This is Southeastern Conference football, Stallings says.
After Al from Dadeville called Finebaum in early 11, Auburn officials performed a soil sample. Sure enough, someone had infected the oak trees at Toomers Corner with a herbicide called Spike 80DF, which affects tree roots and, in some cases, can poison groundwater.
An investigation discovered that Al wasnt Al; his name was Harvey Updyke, a 62-year-old former Texas state trooper who had been disappointed after attending Alabamas loss in 2010 to Auburn. He didnt like how Auburn fans responded and allegedly wanted revenge.
Updyke has, in a handful of ways, more or less confessed to the tree poisoning.
Did I do it? Yes, the Auburn student newspaper quoted Updyke as saying this summer.
He also has denied it, on the advice of his attorneys and, because he has had trouble denying it or even simply keeping quiet about it, several lawyers have dropped him. His trial for criminal mischief and desecrating a venerable object he has pleaded not guilty has been delayed because of the media attention and is scheduled to begin Oct. 1.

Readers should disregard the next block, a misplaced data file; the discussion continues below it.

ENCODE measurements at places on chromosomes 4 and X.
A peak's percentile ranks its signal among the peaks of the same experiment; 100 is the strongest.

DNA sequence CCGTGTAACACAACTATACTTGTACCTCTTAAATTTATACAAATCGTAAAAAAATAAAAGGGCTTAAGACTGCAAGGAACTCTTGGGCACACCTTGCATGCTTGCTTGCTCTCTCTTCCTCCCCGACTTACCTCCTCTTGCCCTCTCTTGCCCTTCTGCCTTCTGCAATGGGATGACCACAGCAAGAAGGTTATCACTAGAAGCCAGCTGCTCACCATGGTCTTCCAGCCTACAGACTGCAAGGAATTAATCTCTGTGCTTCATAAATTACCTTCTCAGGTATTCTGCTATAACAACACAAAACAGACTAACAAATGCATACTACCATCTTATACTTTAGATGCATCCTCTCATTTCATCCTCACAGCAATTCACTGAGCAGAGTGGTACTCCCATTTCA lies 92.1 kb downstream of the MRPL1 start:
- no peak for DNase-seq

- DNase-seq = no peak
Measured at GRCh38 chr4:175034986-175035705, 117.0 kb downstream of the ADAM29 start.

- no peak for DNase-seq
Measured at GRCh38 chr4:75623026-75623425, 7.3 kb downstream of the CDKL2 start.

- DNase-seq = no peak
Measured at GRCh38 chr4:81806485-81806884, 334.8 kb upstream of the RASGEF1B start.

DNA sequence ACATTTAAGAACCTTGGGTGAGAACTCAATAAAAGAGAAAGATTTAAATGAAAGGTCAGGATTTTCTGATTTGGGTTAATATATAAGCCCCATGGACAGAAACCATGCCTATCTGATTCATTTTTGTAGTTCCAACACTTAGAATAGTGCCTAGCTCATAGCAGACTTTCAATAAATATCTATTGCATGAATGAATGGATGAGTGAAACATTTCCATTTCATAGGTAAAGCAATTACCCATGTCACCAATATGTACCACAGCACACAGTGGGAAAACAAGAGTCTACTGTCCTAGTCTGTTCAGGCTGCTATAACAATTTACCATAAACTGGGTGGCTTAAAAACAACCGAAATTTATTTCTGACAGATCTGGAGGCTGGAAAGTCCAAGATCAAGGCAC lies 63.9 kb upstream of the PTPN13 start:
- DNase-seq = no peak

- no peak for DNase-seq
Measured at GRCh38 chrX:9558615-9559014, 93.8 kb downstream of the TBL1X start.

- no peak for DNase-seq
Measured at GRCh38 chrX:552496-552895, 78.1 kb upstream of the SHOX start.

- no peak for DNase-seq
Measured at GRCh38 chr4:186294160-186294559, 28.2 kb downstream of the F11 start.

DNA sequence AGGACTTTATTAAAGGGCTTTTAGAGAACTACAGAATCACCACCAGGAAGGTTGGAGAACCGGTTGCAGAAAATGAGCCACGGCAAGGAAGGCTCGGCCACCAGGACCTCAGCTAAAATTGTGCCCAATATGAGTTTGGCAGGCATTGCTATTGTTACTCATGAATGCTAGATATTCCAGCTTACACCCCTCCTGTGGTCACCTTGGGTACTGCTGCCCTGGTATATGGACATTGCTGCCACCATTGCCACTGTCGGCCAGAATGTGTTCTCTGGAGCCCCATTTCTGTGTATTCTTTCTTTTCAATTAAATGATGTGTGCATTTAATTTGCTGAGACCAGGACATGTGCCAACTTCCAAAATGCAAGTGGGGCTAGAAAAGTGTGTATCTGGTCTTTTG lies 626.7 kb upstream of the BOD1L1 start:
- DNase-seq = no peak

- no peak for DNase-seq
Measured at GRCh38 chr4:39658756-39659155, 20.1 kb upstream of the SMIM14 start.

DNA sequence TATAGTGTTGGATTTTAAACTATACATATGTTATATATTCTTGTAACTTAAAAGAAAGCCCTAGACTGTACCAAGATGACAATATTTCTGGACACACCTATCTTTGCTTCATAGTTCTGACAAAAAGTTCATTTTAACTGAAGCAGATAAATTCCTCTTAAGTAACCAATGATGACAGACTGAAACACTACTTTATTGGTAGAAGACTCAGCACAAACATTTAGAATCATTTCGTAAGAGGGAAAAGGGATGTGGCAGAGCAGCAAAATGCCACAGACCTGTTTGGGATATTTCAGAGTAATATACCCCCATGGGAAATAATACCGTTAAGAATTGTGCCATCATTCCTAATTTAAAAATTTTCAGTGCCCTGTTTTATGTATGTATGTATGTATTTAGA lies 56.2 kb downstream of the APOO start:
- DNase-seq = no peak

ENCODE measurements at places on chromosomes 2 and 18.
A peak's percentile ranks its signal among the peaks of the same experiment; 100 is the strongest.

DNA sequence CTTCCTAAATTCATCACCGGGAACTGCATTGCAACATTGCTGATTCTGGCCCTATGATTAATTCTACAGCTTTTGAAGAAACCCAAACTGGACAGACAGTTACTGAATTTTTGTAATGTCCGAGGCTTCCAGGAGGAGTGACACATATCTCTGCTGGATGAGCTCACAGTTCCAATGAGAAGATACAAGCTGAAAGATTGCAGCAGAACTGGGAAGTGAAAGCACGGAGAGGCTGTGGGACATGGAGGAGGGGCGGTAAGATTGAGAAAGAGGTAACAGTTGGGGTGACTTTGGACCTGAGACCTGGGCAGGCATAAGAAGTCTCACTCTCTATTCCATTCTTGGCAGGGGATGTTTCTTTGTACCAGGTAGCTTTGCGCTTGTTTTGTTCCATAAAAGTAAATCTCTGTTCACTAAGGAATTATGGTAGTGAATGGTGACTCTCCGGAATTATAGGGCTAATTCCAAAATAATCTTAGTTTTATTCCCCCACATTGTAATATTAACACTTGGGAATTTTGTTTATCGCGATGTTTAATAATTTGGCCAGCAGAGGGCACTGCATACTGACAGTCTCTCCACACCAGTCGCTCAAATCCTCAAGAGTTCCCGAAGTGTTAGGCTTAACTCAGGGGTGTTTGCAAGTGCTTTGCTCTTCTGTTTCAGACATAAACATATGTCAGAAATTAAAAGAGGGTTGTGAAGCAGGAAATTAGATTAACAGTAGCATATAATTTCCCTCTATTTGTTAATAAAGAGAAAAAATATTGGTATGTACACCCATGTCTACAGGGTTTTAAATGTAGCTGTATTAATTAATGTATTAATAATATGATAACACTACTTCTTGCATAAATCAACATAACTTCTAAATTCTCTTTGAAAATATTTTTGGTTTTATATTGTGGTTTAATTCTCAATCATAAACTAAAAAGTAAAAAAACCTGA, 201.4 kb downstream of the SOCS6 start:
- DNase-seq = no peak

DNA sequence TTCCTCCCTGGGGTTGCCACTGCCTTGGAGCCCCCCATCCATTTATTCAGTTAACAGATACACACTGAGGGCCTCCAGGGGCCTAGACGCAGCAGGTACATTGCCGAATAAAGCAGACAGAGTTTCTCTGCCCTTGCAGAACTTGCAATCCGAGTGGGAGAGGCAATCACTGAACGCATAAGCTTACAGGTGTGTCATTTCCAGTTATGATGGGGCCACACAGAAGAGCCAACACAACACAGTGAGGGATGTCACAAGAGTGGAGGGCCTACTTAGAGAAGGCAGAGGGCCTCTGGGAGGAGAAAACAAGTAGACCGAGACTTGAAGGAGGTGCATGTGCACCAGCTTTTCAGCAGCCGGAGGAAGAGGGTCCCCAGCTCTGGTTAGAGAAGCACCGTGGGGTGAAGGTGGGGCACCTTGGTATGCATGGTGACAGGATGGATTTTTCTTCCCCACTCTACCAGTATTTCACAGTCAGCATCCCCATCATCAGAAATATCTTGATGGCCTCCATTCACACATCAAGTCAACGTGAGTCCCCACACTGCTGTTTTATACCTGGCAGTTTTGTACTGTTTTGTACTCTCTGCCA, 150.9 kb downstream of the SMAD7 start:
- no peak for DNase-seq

Last September, a familiar caller was patched through on Finebaums show. It was Updyke, who abandoned his nickname and his bravado from months earlier.
Ive been advised by my attorneys, he said, not to call you anymore.
He couldnt help himself. In an unscheduled appearance that lasted more than seven minutes, Updyke never confessed specifically to poisoning the trees, but he didnt deny it, either. He offered no reasons; only an apology for the wrongdoing that had cost him friends and relationships even among family members.
Im not asking for sympathy, Updyke said. All Im asking is for forgiveness.
He went on.
I can give you a lot of reasons why all that happened I mean, a lot of reasons. All I can do, and its from my heart, Paul it is from my heart all I can say is that Im sorry. I cant undo it, he said.
Then he paused.
Paul, I guess Ive said enough. I guess Ive done enough damage.
Then he hung up.
To reach Kent Babb, call 816-234-4386, send email to firstname.lastname@example.org or follow him at twitter.com/kentbabb. For previous columns, go to KansasCity.com.